The utilitarian title of Queens Remy Banks’ new “did this in detroit.” EP serves to tell the listener something that might go under the radar if they were going by the lyrics alone. He recorded in the Motor City with producer Black Noi$e. But even though Banks camped out in Detroit rapper Danny Brown’s Bruiser House studio for the entire recording of the EP, he couldn’t seem to get Queens off of his mind.
“Hailing from the World’s Borough / I be global when I rep it / you see love and spread it / just hope to get the message / it’s cut from a different cloth / speak with a different texture,” Banks raps on the second track of the album that focuses on his home neighborhood.
The way Banks tells it, when he was growing up in Queens in the 1990s, rap was practically in the water. But while his childhood may have inculcated an encyclopedic knowledge of genre in him, it was the internet that gave him his start. Banks said that it was his long distance connections to rappers and producers like Domo Genesis of Los Angeles’ Odd Future crew and Black Noi$e of Detroit’s Bruiser Brigade that ended up helping to fuel his early career.
Banks recently talked to QNS about the tightrope between regionalism and internet culture, the formation of his Queens-based rap crew World’s Fair, his memories about growing up in Forest Park and the process of recording his new EP. The following interview has been edited for length and clarity.
QNS: You really rep Queens. You talk a lot about it in your music. Obviously this borough has been home to some of the most classic rap albums of all time, but it seems like nowadays in rap, it’s not as common to rep your home city. I’m wondering why you think that is.
Remy Banks: I think things became less regional in rap because of the internet. It’s like the internet influence made it easy for people to access different things that they didn’t see in their home state or their home city or on the block. Like they were getting exposed to the Southern slang or like my little brother, he’d be running around saying, “Yo, you cappin’ bro.” And that’s like an Atlanta thing. I’m laughing like that’s crazy. Slang from Atlanta was not coming out of my mind when I was his age. So the influence made things less regional.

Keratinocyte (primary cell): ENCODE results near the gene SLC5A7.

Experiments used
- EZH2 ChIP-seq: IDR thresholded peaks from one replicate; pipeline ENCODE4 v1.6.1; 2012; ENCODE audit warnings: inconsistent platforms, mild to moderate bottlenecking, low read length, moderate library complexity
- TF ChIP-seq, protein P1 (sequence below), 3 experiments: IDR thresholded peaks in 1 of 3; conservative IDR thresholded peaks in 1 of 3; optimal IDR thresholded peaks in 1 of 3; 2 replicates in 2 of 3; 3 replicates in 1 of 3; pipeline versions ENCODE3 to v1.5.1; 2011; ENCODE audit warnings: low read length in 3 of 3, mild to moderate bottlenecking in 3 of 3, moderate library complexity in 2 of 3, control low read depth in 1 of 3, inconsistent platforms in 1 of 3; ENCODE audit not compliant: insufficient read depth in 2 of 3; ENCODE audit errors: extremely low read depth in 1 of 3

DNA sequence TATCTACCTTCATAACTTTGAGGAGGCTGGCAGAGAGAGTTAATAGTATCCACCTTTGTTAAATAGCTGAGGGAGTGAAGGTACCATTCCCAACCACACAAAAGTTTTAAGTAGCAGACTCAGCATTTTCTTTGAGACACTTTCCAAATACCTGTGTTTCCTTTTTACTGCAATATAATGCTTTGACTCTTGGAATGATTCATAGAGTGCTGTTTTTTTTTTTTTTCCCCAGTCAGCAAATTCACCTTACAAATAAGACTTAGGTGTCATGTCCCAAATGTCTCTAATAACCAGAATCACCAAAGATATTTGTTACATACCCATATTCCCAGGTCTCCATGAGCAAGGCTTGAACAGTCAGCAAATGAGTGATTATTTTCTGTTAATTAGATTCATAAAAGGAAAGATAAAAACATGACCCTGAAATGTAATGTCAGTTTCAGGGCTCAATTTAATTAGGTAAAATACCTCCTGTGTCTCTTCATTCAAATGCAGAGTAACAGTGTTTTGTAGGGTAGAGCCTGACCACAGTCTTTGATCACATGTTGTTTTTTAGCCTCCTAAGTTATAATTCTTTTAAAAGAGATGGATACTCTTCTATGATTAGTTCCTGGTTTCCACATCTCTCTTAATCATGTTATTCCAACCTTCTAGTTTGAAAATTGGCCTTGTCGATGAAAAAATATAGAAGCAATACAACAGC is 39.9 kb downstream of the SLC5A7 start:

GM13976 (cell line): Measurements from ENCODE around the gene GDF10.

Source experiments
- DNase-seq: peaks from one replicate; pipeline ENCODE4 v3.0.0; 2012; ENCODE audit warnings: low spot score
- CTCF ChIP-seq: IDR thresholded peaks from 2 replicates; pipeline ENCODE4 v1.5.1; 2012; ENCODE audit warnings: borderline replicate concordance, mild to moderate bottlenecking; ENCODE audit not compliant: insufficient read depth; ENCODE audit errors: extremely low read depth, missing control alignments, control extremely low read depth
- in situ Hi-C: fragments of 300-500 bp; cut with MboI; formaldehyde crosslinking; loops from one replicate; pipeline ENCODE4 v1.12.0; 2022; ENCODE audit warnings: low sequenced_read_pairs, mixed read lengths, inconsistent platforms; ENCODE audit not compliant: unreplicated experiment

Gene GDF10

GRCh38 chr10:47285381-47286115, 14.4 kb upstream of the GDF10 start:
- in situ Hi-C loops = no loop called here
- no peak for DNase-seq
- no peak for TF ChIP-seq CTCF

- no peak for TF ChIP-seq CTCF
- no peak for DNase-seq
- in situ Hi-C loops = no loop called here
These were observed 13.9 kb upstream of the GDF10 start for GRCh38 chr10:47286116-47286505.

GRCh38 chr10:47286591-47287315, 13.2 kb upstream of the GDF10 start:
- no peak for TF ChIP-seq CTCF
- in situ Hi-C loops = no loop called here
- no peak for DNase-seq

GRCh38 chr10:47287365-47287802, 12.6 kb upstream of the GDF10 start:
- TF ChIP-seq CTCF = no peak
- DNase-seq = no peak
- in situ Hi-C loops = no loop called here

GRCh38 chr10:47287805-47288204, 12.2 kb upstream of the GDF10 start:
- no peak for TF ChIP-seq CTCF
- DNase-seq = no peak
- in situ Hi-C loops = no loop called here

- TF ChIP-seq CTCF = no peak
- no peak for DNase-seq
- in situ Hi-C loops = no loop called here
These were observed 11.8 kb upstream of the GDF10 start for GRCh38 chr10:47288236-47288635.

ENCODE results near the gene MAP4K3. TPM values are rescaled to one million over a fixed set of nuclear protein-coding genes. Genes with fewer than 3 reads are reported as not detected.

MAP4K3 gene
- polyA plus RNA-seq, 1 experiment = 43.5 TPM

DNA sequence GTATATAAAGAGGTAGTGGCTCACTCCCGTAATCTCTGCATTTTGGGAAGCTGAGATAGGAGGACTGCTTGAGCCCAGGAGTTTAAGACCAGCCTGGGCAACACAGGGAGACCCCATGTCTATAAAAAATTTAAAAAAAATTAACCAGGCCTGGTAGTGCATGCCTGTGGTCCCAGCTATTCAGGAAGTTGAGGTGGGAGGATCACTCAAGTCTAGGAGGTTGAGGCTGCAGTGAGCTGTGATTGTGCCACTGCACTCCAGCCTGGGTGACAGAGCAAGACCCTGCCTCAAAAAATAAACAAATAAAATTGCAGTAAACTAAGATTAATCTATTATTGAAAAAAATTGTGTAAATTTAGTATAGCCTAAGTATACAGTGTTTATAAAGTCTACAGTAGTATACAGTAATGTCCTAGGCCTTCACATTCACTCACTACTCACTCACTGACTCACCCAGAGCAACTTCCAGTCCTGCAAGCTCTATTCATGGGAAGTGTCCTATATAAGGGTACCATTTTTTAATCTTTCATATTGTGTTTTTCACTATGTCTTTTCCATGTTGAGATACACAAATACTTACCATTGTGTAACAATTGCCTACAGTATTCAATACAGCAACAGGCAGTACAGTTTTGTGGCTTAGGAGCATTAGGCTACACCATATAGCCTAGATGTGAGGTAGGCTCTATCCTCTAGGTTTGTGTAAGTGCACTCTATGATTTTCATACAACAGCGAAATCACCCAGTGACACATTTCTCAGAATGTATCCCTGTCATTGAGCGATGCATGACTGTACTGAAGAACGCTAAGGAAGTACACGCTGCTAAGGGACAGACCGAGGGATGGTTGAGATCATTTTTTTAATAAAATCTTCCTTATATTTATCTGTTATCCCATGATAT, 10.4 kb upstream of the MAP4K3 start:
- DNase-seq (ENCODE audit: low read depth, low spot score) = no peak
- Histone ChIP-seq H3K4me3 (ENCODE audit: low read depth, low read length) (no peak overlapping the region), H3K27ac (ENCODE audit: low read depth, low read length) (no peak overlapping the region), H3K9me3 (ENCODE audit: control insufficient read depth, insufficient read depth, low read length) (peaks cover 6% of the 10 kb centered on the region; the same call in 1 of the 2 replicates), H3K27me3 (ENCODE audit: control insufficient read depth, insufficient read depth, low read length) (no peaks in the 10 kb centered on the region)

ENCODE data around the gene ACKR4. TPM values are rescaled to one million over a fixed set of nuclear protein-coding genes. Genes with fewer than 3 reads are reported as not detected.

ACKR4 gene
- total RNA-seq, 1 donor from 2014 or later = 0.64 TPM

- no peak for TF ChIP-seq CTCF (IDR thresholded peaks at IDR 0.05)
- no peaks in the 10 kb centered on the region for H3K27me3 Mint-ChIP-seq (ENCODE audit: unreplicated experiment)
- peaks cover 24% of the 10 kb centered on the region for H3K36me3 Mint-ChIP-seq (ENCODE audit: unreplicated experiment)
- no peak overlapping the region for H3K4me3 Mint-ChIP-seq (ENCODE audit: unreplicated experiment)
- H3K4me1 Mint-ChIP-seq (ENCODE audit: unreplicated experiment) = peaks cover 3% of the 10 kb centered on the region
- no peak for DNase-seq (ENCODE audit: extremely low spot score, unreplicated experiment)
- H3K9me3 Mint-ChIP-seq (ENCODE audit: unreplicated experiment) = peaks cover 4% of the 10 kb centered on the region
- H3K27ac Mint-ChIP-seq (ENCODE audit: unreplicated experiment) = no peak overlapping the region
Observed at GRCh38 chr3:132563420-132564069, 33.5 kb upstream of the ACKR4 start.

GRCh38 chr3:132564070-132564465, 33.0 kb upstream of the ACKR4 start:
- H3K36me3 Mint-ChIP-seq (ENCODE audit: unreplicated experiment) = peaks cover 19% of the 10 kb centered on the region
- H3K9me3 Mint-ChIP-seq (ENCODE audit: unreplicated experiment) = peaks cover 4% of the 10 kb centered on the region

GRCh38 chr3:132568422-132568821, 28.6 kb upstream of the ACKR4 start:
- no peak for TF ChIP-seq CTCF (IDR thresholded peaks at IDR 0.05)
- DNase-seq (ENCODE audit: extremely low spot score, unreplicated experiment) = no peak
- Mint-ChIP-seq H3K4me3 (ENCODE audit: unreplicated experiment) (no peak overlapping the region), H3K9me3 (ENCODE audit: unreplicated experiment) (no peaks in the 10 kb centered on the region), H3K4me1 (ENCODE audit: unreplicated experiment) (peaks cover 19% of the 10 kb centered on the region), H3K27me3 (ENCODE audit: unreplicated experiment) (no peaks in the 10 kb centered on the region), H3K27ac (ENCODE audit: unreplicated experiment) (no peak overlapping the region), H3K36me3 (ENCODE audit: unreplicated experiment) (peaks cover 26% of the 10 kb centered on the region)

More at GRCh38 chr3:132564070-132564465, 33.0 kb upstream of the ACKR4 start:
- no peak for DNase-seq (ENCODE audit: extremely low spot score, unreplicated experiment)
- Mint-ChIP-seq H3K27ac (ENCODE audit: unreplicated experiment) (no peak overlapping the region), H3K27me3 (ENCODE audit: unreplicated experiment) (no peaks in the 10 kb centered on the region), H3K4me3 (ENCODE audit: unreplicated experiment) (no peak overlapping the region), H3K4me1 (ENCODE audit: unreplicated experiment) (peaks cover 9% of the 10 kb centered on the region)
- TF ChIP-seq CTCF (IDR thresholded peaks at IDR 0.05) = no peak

QNS: So how do you think that everyday experience of living in a city influences your writing process and what you rap about?
RB: I write about what I’m going through in my daily life. Whatever I’m feeling that day, I’ll write that down. If I’m home or if I’m in the city, I’m writing about what’s going on — family stuff, the community, different culture, different subcultures, different parties — all of that is happening in my music because it’s happening around me.
QNS: What were you up to when you were in Detroit? What was your favorite thing to do there?
RB: Well, my favorite thing to do is just wake up, stretch, do some pushups, brush my teeth, roll up, smoke, wait for [producer] Black [Noi$e] to wake up, try to figure out what Zelooperz is up to because like I was staying in a Bruiser house, which is like this big a– house that Danny [Brown] brought. It’s got two studios in there. So, I’m just around music all the time. When Black’s awake, he’s chopping a record up or he’s playing beats that he just made in his room the night before. So I’m just like hearing stuff from the room I’m in and I’ll just walk over to the studio and just start writing. So whatever beat that was going on and however it made me feel, I would just write it down.